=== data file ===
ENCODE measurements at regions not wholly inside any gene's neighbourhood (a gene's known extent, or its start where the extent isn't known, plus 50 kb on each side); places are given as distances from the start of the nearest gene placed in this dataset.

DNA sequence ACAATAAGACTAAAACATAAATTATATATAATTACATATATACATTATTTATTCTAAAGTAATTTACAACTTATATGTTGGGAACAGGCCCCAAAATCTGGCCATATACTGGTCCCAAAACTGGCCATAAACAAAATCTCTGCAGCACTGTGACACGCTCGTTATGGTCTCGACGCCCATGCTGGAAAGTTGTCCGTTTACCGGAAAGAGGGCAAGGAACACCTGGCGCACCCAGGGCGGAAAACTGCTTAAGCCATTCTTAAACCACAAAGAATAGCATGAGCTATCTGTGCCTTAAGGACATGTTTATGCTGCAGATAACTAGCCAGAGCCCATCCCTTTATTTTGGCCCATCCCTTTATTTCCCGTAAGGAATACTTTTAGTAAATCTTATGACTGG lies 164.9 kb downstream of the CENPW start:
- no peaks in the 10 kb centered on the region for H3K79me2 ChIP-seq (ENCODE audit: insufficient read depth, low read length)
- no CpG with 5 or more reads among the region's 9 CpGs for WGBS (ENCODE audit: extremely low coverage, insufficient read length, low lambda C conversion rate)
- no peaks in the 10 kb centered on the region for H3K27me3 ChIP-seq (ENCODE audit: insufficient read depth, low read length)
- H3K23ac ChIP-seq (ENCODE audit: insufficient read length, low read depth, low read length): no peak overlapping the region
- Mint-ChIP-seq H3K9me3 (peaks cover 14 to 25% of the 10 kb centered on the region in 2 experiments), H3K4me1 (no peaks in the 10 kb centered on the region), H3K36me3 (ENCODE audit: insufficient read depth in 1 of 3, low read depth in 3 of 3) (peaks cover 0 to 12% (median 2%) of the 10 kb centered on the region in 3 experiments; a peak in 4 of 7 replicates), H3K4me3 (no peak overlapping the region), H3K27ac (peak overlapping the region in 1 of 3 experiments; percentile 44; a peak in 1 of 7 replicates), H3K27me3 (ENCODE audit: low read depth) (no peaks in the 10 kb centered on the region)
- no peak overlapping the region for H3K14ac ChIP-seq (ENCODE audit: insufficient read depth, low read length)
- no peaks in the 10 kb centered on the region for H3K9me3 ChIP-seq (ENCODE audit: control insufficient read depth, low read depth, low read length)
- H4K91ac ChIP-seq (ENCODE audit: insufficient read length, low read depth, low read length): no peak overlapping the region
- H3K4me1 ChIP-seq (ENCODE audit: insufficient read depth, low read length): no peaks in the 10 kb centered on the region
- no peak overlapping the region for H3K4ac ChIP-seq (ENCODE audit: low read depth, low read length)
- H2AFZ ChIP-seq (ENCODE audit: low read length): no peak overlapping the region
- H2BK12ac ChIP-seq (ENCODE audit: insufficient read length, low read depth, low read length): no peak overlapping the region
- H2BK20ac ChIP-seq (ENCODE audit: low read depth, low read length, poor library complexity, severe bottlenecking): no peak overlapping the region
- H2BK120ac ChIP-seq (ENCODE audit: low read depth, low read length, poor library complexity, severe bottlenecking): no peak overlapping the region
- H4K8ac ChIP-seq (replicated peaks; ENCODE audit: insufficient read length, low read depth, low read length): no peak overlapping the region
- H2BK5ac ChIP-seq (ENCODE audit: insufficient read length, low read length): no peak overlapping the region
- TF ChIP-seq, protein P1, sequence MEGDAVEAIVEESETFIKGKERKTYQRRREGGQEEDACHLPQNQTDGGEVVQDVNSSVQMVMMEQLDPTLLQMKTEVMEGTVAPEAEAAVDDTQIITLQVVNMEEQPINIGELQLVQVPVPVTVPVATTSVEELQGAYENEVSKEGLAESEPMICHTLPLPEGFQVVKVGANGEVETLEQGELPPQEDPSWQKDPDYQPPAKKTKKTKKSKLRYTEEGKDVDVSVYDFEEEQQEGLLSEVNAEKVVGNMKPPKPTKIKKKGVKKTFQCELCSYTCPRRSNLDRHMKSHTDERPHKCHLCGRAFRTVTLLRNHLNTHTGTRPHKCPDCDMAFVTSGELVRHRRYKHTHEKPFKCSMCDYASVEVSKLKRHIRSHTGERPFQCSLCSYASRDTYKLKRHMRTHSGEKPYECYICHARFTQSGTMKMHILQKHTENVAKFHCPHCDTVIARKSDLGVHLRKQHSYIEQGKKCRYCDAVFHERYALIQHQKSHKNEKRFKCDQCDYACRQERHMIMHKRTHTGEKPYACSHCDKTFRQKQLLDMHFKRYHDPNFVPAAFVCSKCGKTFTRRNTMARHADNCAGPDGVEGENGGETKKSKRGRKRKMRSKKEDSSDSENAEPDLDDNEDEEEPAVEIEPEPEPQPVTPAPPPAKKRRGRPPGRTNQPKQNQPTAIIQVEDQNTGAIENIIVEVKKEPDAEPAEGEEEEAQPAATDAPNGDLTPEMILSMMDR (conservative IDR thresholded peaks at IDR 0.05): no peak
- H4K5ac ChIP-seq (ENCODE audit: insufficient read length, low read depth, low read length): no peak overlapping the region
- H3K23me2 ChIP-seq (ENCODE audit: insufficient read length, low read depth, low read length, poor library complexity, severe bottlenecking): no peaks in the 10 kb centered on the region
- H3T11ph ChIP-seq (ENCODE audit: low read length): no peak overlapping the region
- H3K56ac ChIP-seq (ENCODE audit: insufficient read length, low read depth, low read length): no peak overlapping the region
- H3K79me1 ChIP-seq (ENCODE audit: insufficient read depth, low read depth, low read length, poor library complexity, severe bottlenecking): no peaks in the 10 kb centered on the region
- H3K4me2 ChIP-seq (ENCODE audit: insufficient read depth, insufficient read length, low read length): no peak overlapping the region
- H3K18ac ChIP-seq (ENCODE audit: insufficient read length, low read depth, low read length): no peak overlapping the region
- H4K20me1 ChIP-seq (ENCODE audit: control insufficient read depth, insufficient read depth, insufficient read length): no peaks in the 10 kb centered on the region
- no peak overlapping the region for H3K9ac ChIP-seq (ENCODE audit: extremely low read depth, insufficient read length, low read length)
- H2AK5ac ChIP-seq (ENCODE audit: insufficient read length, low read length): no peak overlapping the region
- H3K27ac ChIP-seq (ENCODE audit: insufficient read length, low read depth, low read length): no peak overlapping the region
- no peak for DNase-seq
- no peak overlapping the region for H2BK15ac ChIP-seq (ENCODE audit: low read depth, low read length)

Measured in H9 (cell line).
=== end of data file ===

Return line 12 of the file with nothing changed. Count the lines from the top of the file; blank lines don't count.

- no peak overlapping the region for H3K4ac ChIP-seq (ENCODE audit: low read depth, low read length)